All traffic entering the mews has to reverse out of it via a blind corner onto an incline. Broadway Avenue is a one-way road, and the vehicles will therefore be backing out onto traffic coming down the road. Young children especially on bikes and scooters often ignore their parents warning to stop at the pavement edge to the mews, or are indeed oblivious to it, especially when they come down Broadway Avenue from the St Margarets Road. Even at their business peak Phelps deliveries and pickups were limited and caused far less concern. The volume of traffic using Broadway Avenue has considerably increased since that time, especially with the addition of the business unit at the end of Winchester Road. Any additional mews traffic is therefore undesirable and also a potential danger to adults, toddlers and the many young children who use Broadway Avenue as their main route to and from two local primary schools.
Whether you accept the parking survey related to four immediate roads, submitted with the previous and present applications, or our own findings (details attached and supported by an enclosed DVD video); those of you with any local knowledge are aware that residential parking is a huge problem especially in the evenings. To suggest that the majority of these patrons will walk to this new venue is at best misguided. The bursting car park of the St Margarets Tavern disproves that theory every night of the week. In fact the Council’s own Transport Planning department considered the previous application “would be a potential source of car borne traffic with its detrimental impact on the local amenity of the area”. They recommended refusal, and their survey was August 2004 during the holiday period, and before the introduction of Tesco and Superdrug.
Like many local roads Broadway Avenue is narrow. The houses and therefore the bedrooms are close to the road. Even with the present limited licensing laws we are often disturbed by noisy passers-by at night. These are not necessarily the younger element but often customers who have left the two local pubs, and like many do not realise that the volume of their conversation increases in relation to their alcohol intake. Even the more sophisticated St Margaretarian (that the applicants suggest they are trying to attract) is not immune from displaying inconsiderate behaviour after a few glasses of wine. The applicants say that they will run their wine bar within “normal” licensing hours, which are soon to be potentially 24 hours a day.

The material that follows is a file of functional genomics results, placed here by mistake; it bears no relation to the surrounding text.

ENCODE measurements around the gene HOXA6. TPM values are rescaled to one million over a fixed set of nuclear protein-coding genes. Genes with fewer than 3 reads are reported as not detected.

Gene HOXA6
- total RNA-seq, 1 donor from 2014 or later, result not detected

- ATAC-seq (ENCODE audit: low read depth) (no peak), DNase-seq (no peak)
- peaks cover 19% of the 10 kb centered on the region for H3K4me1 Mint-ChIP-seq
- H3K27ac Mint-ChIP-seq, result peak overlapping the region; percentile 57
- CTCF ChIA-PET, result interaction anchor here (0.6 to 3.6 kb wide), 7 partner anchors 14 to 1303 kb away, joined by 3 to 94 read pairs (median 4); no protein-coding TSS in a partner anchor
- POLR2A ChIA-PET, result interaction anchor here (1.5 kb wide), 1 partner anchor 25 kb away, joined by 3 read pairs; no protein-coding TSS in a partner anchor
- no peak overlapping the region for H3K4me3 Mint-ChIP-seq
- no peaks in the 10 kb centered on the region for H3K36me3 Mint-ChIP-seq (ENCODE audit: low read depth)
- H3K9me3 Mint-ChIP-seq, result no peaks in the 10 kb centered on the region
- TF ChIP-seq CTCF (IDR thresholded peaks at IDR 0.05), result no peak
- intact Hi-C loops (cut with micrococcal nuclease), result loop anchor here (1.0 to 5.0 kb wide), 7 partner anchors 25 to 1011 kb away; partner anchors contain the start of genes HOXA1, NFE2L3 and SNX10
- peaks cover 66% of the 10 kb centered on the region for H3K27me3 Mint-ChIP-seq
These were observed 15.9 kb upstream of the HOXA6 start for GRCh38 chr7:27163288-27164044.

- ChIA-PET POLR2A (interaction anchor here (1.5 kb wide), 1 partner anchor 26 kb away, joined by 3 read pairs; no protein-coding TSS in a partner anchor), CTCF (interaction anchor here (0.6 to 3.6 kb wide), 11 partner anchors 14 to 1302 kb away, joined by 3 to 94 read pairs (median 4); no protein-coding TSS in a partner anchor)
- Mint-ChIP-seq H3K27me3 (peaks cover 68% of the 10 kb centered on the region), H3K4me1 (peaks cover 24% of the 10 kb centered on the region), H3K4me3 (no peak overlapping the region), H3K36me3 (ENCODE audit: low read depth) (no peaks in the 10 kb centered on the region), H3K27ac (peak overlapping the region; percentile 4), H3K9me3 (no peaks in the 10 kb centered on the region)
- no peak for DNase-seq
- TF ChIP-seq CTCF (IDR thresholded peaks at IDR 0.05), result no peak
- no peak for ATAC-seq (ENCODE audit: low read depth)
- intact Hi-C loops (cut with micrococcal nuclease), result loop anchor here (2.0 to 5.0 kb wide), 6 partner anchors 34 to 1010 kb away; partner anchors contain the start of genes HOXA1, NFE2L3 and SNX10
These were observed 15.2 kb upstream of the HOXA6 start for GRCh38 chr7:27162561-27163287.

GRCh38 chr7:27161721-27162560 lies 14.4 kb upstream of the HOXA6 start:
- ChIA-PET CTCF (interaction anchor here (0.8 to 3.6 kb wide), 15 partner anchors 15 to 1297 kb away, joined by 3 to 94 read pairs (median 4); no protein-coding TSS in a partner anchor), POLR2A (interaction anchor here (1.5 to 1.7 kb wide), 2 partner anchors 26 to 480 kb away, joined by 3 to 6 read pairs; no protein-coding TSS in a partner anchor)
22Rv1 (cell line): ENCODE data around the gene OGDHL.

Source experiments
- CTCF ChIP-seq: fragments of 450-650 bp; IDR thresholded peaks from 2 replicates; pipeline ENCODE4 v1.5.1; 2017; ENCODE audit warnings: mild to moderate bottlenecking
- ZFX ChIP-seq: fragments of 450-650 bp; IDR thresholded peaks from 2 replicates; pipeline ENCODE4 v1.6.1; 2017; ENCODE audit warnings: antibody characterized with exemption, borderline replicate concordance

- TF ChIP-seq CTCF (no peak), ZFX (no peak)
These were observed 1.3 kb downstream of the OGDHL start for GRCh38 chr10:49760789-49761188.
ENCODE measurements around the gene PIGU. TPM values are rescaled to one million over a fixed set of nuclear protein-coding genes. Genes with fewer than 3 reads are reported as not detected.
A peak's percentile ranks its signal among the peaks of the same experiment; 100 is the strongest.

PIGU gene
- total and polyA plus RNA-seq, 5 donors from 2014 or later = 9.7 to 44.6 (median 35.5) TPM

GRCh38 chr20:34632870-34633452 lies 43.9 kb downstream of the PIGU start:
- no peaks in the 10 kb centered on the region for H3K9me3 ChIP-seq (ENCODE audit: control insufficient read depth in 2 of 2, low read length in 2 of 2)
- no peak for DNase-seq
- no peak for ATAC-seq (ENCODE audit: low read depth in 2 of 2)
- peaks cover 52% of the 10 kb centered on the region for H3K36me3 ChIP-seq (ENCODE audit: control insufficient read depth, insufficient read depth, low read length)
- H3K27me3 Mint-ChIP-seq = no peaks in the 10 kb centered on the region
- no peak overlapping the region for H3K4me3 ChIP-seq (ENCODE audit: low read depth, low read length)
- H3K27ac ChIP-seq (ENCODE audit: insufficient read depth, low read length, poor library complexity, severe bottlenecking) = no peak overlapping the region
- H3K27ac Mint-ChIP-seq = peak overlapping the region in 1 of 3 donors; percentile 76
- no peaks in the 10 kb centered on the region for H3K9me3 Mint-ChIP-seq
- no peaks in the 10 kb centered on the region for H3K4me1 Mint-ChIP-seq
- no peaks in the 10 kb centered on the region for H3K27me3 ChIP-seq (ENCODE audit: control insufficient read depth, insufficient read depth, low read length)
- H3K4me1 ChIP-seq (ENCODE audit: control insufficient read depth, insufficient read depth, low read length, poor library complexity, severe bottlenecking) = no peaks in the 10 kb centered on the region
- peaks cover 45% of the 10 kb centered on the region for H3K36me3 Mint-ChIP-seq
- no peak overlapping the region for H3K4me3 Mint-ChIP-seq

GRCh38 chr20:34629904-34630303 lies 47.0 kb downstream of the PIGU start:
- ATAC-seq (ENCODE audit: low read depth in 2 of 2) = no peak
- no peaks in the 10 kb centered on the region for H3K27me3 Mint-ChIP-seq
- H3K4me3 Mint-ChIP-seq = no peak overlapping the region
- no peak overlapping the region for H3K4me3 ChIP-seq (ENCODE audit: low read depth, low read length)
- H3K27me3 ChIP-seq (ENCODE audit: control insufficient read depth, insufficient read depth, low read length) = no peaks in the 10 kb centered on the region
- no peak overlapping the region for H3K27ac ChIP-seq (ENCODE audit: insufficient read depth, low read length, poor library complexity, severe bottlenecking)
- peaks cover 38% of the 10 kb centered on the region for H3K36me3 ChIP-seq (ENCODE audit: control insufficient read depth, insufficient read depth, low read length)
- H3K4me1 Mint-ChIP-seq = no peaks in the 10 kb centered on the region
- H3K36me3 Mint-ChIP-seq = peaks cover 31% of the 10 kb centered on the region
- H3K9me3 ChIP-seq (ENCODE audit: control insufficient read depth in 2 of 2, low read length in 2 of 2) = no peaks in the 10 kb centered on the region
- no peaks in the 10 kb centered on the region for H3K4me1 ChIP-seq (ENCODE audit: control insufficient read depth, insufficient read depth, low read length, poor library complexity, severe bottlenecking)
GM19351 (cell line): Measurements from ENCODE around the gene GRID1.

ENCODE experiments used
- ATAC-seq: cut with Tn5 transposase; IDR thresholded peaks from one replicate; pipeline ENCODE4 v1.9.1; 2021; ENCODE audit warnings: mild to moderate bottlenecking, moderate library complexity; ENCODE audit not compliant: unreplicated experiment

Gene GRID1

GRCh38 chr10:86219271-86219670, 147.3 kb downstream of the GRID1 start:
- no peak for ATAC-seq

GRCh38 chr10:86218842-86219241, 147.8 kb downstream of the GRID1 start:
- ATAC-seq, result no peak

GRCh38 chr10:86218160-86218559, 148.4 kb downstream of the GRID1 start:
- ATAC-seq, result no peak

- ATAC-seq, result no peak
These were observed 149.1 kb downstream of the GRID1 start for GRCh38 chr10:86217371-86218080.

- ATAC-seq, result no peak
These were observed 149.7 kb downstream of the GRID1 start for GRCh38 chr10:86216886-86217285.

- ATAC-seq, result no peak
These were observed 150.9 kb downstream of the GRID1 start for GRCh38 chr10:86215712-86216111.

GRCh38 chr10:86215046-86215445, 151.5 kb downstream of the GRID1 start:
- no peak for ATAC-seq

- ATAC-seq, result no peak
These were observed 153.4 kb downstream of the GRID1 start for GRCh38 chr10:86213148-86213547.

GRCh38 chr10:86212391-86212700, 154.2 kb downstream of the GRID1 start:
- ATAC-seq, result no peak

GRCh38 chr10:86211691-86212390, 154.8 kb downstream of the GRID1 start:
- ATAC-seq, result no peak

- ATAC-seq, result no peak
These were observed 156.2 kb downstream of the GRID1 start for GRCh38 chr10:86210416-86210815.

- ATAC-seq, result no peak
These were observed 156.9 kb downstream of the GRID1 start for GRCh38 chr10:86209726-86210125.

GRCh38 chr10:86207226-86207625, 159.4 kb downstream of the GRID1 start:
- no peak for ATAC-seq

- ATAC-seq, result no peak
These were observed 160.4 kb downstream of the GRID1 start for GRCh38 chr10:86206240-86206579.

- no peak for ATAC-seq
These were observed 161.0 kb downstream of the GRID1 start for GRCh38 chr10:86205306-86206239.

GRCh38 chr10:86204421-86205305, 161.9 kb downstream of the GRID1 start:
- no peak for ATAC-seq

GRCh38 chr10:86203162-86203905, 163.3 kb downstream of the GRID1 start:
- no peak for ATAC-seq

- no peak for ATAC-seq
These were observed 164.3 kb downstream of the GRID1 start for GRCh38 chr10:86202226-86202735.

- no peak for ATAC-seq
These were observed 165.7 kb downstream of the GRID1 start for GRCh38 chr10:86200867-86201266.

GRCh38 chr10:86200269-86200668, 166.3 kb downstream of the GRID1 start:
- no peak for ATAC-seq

When the applicants withdrew their application last year many of us received a letter from them suggesting that we had misrepresented their views to the council’s officers. Whilst we’re pleased to see that this is not repeated in their present application, several phrases used paint an inaccurate picture of the local environment and village community. This community feel is one of the reasons that people come to live in St Margarets and not to frequent a large “club” (the applicants word).
Over the years the residents of Broadway Avenue have worked hard together with Richmond Borough Council to promote a peaceful and safe environment. This has included the creation of a one-way system to ease congestion, road humps to slow the traffic, the prevention of large lorries using the road as a cut through, and the introduction of controlled parking (after taking the brunt of commuter parking from St Margarets station for years).
We’ve had some sympathy with the Phelps desire to rent their large commercial premises, but despite their long and “cherished” relationship within St Margarets, they have shown little empathy with our community of residents and traders. The wine bar/club should obviously be located in either of the busy Richmond or Twickenham town centres, both of which are in easy walking distance for St Margarets residents.
There comes a point where a planning application becomes a community issue, and where all parties need to stand up and be counted. In this instance those parties are us as residents, and you as our elected representatives. We are all responsible for protecting our living and working environment, especially in relation to an application that clearly departs from Unitary Development Plan ‘policy for a conservation area.’
All the residents of Broadway Avenue, St Margarets.
Here is the ‘parking survey’ from the residents.